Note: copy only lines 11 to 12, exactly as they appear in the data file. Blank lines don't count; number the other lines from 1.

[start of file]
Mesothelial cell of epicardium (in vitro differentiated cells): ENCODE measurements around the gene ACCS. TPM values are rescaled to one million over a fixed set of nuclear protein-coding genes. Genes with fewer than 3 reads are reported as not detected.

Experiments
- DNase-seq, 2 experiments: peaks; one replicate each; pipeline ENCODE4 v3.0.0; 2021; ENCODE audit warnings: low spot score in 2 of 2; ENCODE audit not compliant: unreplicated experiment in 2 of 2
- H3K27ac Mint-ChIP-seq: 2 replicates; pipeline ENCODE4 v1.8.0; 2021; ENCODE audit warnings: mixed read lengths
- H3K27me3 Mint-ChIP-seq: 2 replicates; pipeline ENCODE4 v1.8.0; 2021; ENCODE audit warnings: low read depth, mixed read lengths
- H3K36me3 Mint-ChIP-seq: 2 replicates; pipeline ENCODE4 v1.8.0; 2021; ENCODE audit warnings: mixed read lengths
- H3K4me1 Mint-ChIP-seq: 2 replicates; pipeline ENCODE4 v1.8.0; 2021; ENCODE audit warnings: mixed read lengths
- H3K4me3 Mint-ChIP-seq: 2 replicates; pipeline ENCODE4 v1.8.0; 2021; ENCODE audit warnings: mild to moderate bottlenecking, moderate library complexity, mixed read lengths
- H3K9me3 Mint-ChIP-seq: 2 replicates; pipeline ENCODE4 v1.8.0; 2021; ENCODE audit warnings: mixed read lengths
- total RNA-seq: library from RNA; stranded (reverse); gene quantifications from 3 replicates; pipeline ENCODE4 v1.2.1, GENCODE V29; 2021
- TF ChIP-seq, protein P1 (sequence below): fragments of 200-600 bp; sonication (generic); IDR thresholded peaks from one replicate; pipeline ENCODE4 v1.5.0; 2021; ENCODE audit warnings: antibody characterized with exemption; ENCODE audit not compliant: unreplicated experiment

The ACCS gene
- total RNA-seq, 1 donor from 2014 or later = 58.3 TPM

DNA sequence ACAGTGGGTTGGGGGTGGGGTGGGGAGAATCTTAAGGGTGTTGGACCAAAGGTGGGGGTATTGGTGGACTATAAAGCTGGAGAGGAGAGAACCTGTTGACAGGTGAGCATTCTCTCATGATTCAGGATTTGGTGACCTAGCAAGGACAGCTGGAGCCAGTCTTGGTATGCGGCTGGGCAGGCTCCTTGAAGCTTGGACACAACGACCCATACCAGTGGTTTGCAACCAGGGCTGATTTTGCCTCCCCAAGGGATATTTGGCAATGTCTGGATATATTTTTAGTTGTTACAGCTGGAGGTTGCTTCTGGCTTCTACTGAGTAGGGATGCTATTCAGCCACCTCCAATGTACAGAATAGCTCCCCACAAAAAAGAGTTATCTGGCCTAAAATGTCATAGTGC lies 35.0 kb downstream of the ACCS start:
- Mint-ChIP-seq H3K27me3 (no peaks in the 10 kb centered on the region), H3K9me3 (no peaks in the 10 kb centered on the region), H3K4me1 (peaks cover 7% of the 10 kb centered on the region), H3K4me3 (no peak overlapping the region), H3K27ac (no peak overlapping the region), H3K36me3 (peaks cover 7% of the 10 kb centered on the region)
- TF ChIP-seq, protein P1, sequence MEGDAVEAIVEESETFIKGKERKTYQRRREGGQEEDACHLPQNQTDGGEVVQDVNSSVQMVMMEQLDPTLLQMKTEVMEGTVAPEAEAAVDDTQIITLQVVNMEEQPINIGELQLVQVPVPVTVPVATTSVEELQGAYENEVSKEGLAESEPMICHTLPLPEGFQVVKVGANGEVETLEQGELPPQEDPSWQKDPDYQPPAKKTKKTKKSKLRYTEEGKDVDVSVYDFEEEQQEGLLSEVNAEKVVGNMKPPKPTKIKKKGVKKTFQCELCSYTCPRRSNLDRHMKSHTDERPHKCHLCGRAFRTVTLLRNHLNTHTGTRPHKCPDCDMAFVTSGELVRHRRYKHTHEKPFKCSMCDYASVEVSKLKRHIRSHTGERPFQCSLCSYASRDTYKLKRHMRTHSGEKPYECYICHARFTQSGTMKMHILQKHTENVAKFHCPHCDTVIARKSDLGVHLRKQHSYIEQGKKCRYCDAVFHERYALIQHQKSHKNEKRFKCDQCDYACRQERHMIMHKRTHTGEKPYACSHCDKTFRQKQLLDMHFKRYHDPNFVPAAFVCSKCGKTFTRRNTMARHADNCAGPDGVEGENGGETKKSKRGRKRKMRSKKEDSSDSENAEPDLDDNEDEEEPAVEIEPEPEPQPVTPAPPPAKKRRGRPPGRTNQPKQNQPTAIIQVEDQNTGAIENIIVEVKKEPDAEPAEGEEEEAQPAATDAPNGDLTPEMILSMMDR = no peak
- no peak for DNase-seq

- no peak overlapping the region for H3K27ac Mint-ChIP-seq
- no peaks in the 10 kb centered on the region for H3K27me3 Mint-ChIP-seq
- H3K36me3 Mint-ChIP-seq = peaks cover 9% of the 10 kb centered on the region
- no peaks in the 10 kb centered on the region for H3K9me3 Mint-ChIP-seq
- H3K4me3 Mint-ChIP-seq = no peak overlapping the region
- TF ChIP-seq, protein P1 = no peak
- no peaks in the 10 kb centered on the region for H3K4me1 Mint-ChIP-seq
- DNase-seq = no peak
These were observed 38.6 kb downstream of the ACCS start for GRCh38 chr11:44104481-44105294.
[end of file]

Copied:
- TF ChIP-seq, protein P1 (sequence below): fragments of 200-600 bp; sonication (generic); IDR thresholded peaks from one replicate; pipeline ENCODE4 v1.5.0; 2021; ENCODE audit warnings: antibody characterized with exemption; ENCODE audit not compliant: unreplicated experiment

The ACCS gene